“The tag “Nestorianism” is my understanding of the implications of denying the local presence. But right now I’m waiting to hear back from him on where he stands on the local presence in the Eucharist.”
    >>But this door swings both ways. You said,

    “I believe the Orthodox approach to the real presence is: (1) to affirm that it is truly the Body and Blood of Christ that we receive in Communion and (2) it is a mystery.”

    >>>But the fact is, to do that you have to affirm divine attributes (omnipresence; AND PLEASE READ THIS: “a property is not an attribute”) to the humanity of Christ. That is Eutychian.

    “It’s not an intellectual escape hatch; it’s a humble recognition that there are limits to the human intellect. ”

    >>Quantitative or qualitative limits?

    “It’s similar to saying that light is simultaneously both a wave and particle at the same time.”

    >>>No it is not because God never tells us that physical things are rational. Intellectual objects follow rational laws. As a matter of fact God is pretty clear that we know nothing about the physical world: Ecc 8: 17 and I saw every work of God, I concluded that man cannot discover the work which has been done under the sun. Even though man should seek laboriously, he will not discover; and though the wise man should say, “I know,” he cannot discover.

    “We can’t totally explain it right now, but we can affirm the basic facts.”

    >>>There is no such thing as a scientific (empirically acquired) fact.

    “I like the Orthodox approach which affirms that what is given in the Sunday liturgy is truly the body and blood of Christ.”

    >>> But again, if your definition of “truly” and “really” is “corporeally” then you have reached this conclusion through a logical inference which I am waiting to see you provide a basis for which itself contradicts the so called limitation that you affirm of human intellect; and finally to do this you need to admit that the humanity of Christ is omnipresent and recant any heretical claims you have made against Eutychus, deny Chalcedon and re-assimilate into the Oriental Church. I don’t see how you escape the monophysite position and it is no wonder that the oriental church has been separate from you for so long. This is why those of us protestants who have read the history of your church are not convinced of your so called established unity of doctrine.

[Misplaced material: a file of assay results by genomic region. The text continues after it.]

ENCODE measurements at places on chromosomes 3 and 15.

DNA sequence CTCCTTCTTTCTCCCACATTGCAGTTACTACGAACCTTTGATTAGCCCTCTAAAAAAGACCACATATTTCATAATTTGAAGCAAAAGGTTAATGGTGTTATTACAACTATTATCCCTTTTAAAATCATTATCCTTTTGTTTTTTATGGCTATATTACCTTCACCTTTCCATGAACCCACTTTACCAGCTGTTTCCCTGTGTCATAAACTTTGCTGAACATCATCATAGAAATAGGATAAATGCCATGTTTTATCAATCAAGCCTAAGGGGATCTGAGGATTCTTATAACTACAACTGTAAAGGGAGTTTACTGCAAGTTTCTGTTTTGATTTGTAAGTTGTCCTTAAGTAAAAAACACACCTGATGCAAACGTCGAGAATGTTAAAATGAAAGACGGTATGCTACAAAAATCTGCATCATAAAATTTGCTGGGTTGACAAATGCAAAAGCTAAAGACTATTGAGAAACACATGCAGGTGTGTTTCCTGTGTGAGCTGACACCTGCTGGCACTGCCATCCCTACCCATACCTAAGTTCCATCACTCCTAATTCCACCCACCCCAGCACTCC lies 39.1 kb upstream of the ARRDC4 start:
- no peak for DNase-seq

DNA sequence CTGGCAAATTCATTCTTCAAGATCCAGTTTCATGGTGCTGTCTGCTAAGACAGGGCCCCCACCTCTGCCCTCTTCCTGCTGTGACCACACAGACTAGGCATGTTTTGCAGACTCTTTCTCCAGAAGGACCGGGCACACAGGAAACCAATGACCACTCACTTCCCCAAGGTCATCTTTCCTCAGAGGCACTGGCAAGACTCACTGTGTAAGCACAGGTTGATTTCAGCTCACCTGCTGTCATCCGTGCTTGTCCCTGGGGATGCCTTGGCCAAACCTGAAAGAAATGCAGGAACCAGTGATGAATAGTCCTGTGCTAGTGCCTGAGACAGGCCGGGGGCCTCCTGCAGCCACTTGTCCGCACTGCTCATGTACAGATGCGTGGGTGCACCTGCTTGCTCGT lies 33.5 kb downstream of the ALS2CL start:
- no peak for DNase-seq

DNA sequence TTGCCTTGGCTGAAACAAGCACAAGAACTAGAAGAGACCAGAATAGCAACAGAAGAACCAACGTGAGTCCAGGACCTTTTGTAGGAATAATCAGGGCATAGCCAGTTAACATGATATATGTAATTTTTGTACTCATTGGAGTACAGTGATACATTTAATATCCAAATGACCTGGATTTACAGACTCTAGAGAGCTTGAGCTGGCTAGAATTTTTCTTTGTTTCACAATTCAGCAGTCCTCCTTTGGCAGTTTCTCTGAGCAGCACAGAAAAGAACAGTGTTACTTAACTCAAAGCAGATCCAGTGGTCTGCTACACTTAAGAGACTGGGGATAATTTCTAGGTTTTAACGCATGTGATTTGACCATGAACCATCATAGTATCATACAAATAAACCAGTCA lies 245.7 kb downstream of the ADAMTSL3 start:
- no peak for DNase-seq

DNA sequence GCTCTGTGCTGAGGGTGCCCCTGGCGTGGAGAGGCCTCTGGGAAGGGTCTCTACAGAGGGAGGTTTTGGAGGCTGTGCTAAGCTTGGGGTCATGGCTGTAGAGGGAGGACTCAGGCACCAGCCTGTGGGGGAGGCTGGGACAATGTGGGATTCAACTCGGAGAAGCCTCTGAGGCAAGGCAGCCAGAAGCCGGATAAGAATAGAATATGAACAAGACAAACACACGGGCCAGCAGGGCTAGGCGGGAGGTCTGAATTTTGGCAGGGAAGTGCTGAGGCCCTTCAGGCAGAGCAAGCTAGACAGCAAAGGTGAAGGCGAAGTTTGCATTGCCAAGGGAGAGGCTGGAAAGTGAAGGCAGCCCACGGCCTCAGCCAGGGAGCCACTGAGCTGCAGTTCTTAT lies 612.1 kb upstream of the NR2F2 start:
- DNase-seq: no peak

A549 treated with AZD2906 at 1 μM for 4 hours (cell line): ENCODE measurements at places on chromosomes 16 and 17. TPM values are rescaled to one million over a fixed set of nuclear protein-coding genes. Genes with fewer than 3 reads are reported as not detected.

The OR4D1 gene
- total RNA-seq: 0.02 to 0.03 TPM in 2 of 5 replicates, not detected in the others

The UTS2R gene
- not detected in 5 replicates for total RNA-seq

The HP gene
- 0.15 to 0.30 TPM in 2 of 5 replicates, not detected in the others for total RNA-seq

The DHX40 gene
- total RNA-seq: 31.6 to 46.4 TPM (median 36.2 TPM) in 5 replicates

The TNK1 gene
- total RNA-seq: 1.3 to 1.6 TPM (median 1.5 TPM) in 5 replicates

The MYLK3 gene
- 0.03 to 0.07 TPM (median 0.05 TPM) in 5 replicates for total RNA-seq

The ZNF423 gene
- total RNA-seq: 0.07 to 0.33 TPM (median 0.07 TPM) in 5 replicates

• Canadian

      The elevation of Christ’s humanity through participation in his divinity in the person of Christ is not Eutichian. The humanity remains human. Our fallen humanity is not the “normal” or “standard” for what human nature is or can be. On the road to Damascus, Paul saw the divine person of Christ but those with him only heard his voice and saw nothing. Christ’s humanity participated in the invisibility of his divinity. That does not mean his humanity IS divinity. His humanity was elevated beyond it’s fallen (but not natural) capabilities. Christ makes the bread and wine his body and blood, he does not have to stand there for it to be such.

      • drake

        Are you saying that Adam’s humanity was omnipresent before his fall?

        • Canadian

          Good to hear from you Drake.
          No, Adam was not omnipresent. But the capacities, capabilities and extent of human nature’s participation in divinity should not be viewed through fallen or even unfallen Adam but through Christ. Many fathers affirm, Christ’s incarnation should not be thought of as a consequence of the fall, but as the original purpose. Prelapsasrian man is not at his pinnacle in the unfallen first Adam, but rather in the second Adam. Unfallen Adam was not deified and could only become so through the incarnate Christ.